Sen. Mark Kirk (R-IL)

Illinois Hispanic Population: 16%

2012 presidential vote: Obama

“Senator Kirk believes that the border security provisions in the current bill are inadequate.  He hoped to see a bipartisan strategy to strengthen border security first, before moving forward.  Instead, it appears the Senate approach is once again falling along partisan lines,” said a spokesperson for Sen. Kirk on Wednesday morning.

Sen. Mike Lee (R-UT)

Utah Hispanic Population: 13%

2012 presidential vote: Romney

“Among the many problems with the bill, the proposal provides immediate legalization without securing the border; rewards criminal aliens, absconders, and deportees and undermines law enforcement; contains national security loopholes and facilitates fraud in our immigration system; creates no real penalties for illegal immigrants and rewards them with entitlements; delays for years the implementation of E-Verify; and does not fix our legal immigration system…I firmly believe that we can achieve real comprehensive reform without having to pass another thousand-page bill full of loopholes, carve-outs, and unintended consequences. In fact, the only way to guarantee successful reform of the entire system, and ensure we are not repeating the mistakes of the past, is through a series of incremental steps that ensure the foundational pieces — like border security and an effective entry-exit system — are done properly,” Sen. Lee noted in an Op-Ed piece that he wrote for the KSL-TV website.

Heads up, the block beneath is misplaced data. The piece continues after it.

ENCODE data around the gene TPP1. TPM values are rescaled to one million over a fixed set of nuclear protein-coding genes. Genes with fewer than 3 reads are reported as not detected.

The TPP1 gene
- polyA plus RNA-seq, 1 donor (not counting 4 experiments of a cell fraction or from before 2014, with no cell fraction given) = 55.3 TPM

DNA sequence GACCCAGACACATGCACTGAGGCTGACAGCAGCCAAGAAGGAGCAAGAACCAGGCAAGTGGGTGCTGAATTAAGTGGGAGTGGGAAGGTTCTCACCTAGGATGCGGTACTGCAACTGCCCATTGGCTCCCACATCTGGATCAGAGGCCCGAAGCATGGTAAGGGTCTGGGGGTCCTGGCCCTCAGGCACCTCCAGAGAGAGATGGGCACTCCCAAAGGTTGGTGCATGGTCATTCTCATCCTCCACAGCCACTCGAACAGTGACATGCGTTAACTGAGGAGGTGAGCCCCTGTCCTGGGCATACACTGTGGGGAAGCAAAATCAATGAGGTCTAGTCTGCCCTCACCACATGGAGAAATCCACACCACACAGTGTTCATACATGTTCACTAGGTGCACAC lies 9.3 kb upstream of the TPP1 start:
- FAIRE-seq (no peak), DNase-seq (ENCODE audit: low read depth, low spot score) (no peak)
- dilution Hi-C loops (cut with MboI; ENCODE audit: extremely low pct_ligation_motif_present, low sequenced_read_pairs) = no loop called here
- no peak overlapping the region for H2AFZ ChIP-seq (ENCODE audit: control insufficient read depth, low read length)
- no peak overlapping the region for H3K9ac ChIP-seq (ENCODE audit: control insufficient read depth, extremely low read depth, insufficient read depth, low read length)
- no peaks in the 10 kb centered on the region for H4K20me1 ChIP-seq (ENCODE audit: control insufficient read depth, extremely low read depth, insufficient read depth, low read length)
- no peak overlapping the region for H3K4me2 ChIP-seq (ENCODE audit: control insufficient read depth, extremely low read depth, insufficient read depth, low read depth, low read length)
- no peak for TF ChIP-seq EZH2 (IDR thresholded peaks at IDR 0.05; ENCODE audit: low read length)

Sen. James E. Risch (R-ID)

Idaho Hispanic Population: 11%

2012 presidential vote: Romney

Suzanne Bottorff, the Press Secretary  for Sen. Risch says that the senator has yet to release a public statement on the issue.  However, Risch made an appearance Tuesday night on the Nate Shelman show to discuss his decision:

Sen. Pat Roberts (R-KS)

Kansas Hispanic Population: 11%

2012 presidential vote: Romney

Sen. Tim Scott (R-SC) 

South Carolina Hispanic Population: 5%

2012 presidential vote: Romney

“Our immigration system is broken, and needs to be fixed.  That process should start with securing the border, enforcing existing laws, and creating a workable, efficient system for future immigrants.  Unfortunately, the sweeping approach of the Senate bill limits our ability to tackle these issues in a targeted, responsible way. We see the failures of that approach every day as Americans struggle to digest the complexities of laws like Obamacare and Dodd-Frank.  While I cannot support the current legislation, I am hopeful in the future we can move forward with a more tailored plan that accomplishes meaningful reform,” Senator Tim Scott stated publically.

Sen. Jeff Sessions (R-AL)

Alabama Hispanic Population: 4%

2012 presidential vote: Romney

Sen. Jeff Sessions has publically expressed two reasons why he is choosing to oppose comprehensive immigration reform at this time: “The Senators didn’t write this. [The special interests] knew exactly what they were doing. They were putting in numbers to get certain workers that businesses wanted so they could have more employees and they could keep wages down. That was what the scheme was,” he said on Tuesday.

Sen. Richard C. Shelby (R-AL)

Alabama Hispanic Population: 4%

2012 presidential vote: Romney

Jonathan Graffeo, Shelby’s press secretary said, “He’s been voting against amnesty since the 1980’s, and will continue to do so.”

Sen. David Vitter (R-LA)

Louisiana Hispanic Population: 4%

2012 presidential vote: Romney

“The big threat is that Senator Cornyn's amendment could pass the bill but definitely won’t fix it,” Vitter said. “To be effective, his security 'triggers' must occur before any legalization takes place, not after. We must ensure that real enforcement is in place, working, verified BEFORE any adjustment of citizenship status happens. It's also important for Congress to be the judge of whether the border had been secured, not the Administration, which would certify that the borders are secure enough today.”